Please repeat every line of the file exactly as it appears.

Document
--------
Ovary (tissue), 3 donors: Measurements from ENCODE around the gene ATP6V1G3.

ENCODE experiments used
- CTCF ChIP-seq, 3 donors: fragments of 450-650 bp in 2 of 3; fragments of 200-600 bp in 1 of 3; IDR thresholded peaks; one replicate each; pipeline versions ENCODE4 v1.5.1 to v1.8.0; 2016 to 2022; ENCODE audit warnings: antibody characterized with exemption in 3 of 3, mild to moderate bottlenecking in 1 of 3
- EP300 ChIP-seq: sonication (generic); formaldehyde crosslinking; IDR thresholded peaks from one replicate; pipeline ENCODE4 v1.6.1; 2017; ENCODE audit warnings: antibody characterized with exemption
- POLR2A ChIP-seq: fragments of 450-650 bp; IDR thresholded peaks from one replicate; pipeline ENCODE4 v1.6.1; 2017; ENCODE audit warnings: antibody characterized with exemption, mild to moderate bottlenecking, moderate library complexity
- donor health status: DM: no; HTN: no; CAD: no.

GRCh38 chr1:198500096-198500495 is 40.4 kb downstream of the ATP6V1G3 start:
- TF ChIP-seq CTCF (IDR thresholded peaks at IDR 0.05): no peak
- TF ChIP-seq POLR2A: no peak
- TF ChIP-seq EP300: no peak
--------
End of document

Ovary (tissue), 3 donors: Measurements from ENCODE around the gene ATP6V1G3.

ENCODE experiments used
- CTCF ChIP-seq, 3 donors: fragments of 450-650 bp in 2 of 3; fragments of 200-600 bp in 1 of 3; IDR thresholded peaks; one replicate each; pipeline versions ENCODE4 v1.5.1 to v1.8.0; 2016 to 2022; ENCODE audit warnings: antibody characterized with exemption in 3 of 3, mild to moderate bottlenecking in 1 of 3
- EP300 ChIP-seq: sonication (generic); formaldehyde crosslinking; IDR thresholded peaks from one replicate; pipeline ENCODE4 v1.6.1; 2017; ENCODE audit warnings: antibody characterized with exemption
- POLR2A ChIP-seq: fragments of 450-650 bp; IDR thresholded peaks from one replicate; pipeline ENCODE4 v1.6.1; 2017; ENCODE audit warnings: antibody characterized with exemption, mild to moderate bottlenecking, moderate library complexity
- donor health status: DM: no; HTN: no; CAD: no.

GRCh38 chr1:198500096-198500495 is 40.4 kb downstream of the ATP6V1G3 start:
- TF ChIP-seq CTCF (IDR thresholded peaks at IDR 0.05): no peak
- TF ChIP-seq POLR2A: no peak
- TF ChIP-seq EP300: no peak